6. In a large bowl, combine ginger-garlic paste with remaining ingredients, stirring to dissolve the sugar. Taste and adjust flavors.
7. Stir in shallots and green chilies, then gently stir-in the eggplant. Set aside for a few hours to let the flavors blend, then serve with rice and curry, or with bread.
NOTE: Brinjal moju will keep in the fridge for a few weeks, or follow proper canning procedures to store for longer. Makes a little over a pint for canning — eggplant cooks down quite a lot.
I think I must be tired. Kevin got a nice roast that he’s planning to cook, the kids say they only want pumpkin pie (one each, Kavi’s with plenty of whipped cream).
I think I’m going to go to Trader Joe’s and see if they have those caramelized onion cheese pastry bites I love, in which case, I will eat an entire tray by myself over the course of the day. 4 piece serving at 480 calories, 12 pieces in the box, sounds just about right for holiday indulgence.
Don’t worry, I’m still planning on holiday cooking (I haven’t been replaced by a completely different Mary Anne) – our annual Christmas party is just a week-and-a-half later, so I’ve already started working on that. Cookie dough chilling in the fridge, one batch of beef curry cooked and frozen already, much more to come.
Cooking for the refugees again this weekend. Kept it fairly simple — I had some onion & bell pepper marinade (left over from the Venezuelan roast chicken last week), that I’d cooked down and then frozen. I dumped that in a pot with some chicken, and just let it simmer for a few hours, then let it cool and pulled it off the bone — it was delicious, and so easy.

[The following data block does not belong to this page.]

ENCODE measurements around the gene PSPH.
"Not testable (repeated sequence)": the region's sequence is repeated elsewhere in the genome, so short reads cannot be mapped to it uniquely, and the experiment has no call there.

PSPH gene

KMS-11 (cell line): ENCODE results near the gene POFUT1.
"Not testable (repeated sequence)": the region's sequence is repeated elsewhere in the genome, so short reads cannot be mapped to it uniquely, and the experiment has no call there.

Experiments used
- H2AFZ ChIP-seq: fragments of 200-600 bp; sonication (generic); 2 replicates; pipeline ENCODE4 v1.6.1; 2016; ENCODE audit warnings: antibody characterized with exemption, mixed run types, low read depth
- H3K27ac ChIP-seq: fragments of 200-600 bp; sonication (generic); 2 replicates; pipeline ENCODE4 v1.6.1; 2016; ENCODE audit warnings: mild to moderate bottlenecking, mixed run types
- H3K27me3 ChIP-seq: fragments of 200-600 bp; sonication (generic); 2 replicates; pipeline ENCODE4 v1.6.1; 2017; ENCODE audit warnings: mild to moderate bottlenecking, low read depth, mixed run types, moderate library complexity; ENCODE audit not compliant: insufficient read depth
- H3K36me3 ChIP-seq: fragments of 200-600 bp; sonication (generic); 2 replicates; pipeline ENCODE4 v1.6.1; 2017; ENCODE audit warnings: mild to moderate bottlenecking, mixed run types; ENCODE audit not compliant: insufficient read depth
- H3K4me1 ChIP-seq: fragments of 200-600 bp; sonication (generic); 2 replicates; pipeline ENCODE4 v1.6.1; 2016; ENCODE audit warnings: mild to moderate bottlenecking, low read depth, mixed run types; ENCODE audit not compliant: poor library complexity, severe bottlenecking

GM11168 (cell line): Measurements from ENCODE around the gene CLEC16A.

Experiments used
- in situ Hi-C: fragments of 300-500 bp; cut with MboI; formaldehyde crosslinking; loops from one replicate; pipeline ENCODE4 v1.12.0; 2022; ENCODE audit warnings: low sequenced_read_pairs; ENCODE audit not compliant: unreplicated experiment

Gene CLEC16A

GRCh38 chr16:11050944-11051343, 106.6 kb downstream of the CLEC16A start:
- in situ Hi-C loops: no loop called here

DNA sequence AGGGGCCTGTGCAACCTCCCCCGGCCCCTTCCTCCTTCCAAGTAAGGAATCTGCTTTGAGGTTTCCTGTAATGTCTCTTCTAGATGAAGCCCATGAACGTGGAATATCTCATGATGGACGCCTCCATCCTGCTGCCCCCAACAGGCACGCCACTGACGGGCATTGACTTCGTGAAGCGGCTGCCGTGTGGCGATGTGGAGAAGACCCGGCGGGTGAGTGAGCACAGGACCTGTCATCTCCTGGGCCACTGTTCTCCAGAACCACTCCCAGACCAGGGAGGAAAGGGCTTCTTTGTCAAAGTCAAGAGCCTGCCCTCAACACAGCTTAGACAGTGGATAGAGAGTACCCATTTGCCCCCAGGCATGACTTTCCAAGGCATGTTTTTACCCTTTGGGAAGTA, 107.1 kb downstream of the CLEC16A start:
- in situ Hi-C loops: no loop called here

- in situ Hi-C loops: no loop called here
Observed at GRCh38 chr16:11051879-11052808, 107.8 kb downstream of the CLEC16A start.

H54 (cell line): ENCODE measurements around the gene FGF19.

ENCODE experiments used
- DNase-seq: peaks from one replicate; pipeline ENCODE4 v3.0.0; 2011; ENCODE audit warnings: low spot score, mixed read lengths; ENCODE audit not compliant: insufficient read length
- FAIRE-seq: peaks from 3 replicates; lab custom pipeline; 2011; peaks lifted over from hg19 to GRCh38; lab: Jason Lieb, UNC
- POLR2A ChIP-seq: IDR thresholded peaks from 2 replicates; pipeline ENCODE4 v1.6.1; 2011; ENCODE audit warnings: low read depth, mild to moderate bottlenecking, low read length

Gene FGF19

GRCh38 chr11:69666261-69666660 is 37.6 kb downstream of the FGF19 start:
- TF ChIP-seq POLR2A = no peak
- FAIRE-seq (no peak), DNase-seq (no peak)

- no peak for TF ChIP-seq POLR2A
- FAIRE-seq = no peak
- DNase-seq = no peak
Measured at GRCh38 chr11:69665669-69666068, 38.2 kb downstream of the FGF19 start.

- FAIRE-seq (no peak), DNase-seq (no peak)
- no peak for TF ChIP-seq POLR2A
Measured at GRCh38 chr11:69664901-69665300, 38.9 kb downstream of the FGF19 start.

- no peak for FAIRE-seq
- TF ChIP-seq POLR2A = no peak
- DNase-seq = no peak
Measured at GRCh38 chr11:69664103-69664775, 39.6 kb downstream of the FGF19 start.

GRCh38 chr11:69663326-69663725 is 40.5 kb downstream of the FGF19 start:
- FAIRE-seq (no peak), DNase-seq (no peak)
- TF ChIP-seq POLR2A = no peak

Kevin made beans, I made rice, and I tried a new recipe for corn muffins — it didn’t really brown up, but they’re pretty tasty anyway. I always stir corn (frozen or canned works fine) into my corn muffins. If I’m just making it for me, I add a good amount of green chili too.
The real experiment was the sardine recipe — next post!
Okay, so this isn’t EXACTLY a Venezuelan recipe? I was thinking that mostly volunteers have been dropping off dishes with chicken or beef or pork for the refugees (meat was requested on the sign-up sheet), and maybe they’d like some seafood for a change.
Not everyone likes seafood, of course, so I also made a chicken dish to be safe. But googling led me to believe that sardines are popular there, so I thought I’d try them.
I ended up combining two different recipes, so I’m not sure this is quite what you would get in Venezuela, but I did use their flavors, and the end result is DELICIOUS. I had a little bit to try with corn muffins, and it was SO GOOD — the flavors pair beautifully.
It’s similar to some Italian sardine dishes, I think. I don’t normally eat sardines that often, but I do love a Sri Lankan mackerel curry, and sardines are in the same ballpark, so I think I may try eating them more often. Also, did I mention, they’re really cheap? In this era of soaring grocery prices, worth noting.
The first is beef & potato curry with cabbage sambol. The cabbage sambol, I’m pleased to report, came out just fine from the freezer — not QUITE as crisp as when it went in, but still with a good toothsome bite. I’m planning to just make a whole cabbage’s worth next time I cook Sri Lankan, and portion it out and freeze it, so I have an easy vegetable to add on busy weeknights.
Last week’s quick-pickling resulted in onions that are yummy on a bagel with cream cheese and lox; I also picked up some house-made roast beef at Carnivore Oak Park this week, and I’m planning on a nice sandwich sometime soon with the pickled onions and horseradish. Mmm…
And I’ve been feeling very cheese-bite focused recently, for some reason, so last’s night’s first dinner (followed, of course, by second dinner), was just 6-month aged Manchego cheese and these intense cherries in syrup. Lovely pairing. Bite of cheese, pop in a cherry, repeat. I’ll have a fair bit of cherry syrup left over, which should go nicely in cocktails or mocktails. Or maybe a glaze for roast pork…